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Academics

Peace, Strategy and Conflict Resolution

IWP 625
Four credits

The purpose of this course is to help students develop a deeper appreciation of the underlying conditions that provoke conflict and threaten global stability in the 21st Century.  We will explore new approaches for statecraft relevant to addresses challenges to democracy posed by a global “reset” of world order and governance. We will utilize a “Full Spectrum” approach to formal diplomacy and relevant “Track 2” Citizen Diplomacy.  This course introduces the multi-faceted dimensions surrounding the current chaos and uncertainty of the 21st Century.  Peace, war, and conflict resolution require a strategy which is based on a just moral order and a balance between national security and global compassion.

We will focus on key historical events that created the modern nation-state era and threats to its survival in the 21st Century.  These include the 17th Century Treaties of Westphalia, the foundations of American democracy, personality-driven leadership such as Winston Churchill in World War II, and the end of the Cold War under the Reagan Doctrine which promoted peace through strength to deter cataclysmic conflict.  Our fundamental objective is for students to understand that peace, war, and political conflict have roots and causations which transcend generations, personalities, or societies.  A proper appreciation of these multiple factors and the history and cultures of the nations will help secure peace and to analyze world conflicts in a more understandable and practical context.  In this light, the chances for successful conflict resolution are more clearly defined, as well as victory over aggression.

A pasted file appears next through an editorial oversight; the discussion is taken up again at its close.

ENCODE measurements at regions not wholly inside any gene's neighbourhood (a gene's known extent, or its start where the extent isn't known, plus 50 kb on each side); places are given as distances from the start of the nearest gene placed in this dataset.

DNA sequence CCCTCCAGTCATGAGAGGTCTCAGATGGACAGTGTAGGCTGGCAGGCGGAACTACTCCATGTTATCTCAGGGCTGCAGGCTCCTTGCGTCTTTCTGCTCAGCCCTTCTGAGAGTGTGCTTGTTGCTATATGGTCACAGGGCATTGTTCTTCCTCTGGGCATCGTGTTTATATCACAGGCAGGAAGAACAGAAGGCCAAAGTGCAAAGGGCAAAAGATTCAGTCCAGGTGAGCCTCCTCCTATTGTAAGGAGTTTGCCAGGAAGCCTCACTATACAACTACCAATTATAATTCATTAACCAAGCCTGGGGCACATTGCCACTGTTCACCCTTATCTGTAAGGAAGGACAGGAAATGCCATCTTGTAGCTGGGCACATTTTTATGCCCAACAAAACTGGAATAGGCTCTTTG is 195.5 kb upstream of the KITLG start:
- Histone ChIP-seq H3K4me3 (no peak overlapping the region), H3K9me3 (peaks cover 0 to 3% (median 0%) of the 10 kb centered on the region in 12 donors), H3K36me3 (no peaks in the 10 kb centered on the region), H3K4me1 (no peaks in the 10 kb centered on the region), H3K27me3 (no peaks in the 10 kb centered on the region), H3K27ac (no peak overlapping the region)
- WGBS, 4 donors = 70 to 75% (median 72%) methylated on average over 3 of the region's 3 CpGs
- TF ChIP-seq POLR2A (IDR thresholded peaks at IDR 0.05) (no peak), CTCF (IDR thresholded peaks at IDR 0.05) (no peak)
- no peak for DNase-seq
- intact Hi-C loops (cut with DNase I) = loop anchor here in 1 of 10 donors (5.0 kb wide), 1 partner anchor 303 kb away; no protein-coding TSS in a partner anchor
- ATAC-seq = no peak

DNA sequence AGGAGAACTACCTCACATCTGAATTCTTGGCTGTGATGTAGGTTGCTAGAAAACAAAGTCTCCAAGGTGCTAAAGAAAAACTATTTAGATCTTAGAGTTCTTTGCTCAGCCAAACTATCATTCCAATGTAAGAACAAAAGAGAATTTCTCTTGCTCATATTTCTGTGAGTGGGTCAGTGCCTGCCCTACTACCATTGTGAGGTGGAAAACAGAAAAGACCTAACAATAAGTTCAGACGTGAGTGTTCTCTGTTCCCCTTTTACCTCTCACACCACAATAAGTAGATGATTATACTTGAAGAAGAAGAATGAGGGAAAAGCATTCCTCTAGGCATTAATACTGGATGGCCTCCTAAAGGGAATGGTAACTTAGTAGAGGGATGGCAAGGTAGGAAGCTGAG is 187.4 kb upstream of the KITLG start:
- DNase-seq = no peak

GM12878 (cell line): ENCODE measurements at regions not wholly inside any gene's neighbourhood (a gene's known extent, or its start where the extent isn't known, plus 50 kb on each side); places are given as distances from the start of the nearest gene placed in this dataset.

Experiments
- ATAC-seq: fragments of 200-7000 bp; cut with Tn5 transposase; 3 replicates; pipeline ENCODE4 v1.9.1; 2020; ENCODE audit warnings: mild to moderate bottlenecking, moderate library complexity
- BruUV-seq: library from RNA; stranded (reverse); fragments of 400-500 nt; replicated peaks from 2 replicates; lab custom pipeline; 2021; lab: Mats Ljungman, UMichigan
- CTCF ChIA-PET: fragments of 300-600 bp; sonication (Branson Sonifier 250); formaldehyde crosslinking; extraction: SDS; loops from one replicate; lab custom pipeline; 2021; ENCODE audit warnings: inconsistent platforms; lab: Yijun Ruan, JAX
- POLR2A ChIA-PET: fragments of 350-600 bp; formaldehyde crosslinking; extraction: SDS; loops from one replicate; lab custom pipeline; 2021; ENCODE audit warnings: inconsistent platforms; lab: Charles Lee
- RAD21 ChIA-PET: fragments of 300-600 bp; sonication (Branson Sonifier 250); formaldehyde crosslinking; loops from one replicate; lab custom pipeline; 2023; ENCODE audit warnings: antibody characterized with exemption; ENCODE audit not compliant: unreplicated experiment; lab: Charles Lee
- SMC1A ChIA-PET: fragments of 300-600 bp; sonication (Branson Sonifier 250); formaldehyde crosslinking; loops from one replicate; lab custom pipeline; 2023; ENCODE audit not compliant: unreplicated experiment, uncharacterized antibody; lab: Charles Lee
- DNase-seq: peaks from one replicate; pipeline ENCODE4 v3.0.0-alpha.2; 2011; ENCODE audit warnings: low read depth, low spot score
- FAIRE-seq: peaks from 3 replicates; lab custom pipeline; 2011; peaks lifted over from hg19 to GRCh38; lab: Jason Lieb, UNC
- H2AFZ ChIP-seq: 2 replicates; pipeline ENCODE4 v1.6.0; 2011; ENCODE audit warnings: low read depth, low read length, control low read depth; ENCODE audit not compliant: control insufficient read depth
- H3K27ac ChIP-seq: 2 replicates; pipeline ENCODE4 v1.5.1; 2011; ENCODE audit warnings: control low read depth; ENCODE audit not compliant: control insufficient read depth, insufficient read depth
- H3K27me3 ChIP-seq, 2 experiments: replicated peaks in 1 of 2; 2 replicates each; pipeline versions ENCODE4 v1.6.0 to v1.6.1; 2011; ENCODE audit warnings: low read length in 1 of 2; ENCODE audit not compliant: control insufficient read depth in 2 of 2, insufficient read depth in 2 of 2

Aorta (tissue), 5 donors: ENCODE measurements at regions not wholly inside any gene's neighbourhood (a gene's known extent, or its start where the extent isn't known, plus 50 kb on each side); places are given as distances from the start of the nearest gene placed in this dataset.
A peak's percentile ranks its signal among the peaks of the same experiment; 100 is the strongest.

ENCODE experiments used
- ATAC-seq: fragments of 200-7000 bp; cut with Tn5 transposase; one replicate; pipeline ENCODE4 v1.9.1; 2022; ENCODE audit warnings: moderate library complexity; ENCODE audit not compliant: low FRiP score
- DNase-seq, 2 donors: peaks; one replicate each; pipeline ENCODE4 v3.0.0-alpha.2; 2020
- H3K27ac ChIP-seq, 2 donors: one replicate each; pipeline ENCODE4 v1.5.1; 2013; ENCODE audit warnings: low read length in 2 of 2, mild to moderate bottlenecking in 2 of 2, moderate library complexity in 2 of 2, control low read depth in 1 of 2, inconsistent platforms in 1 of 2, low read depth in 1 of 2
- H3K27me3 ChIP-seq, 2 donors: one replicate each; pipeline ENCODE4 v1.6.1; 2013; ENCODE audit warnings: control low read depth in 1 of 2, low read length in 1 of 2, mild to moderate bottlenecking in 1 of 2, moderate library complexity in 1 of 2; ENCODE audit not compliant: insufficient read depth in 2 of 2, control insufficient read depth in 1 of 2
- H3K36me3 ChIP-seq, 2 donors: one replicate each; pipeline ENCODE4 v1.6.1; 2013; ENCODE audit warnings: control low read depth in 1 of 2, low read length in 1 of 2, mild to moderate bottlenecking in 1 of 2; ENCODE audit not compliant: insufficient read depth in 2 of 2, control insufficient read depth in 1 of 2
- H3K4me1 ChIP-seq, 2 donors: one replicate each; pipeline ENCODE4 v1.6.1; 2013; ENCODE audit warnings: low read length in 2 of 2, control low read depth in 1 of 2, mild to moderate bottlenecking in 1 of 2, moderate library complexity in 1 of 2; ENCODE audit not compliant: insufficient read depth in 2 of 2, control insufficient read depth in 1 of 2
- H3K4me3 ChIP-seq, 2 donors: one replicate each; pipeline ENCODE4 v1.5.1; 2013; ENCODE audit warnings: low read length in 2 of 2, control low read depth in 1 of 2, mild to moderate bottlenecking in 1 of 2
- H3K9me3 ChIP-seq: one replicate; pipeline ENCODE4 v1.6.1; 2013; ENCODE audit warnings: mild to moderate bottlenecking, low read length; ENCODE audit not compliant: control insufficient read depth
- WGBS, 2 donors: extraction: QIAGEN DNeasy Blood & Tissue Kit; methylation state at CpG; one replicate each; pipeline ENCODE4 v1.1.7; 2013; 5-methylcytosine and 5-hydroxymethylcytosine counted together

Course Video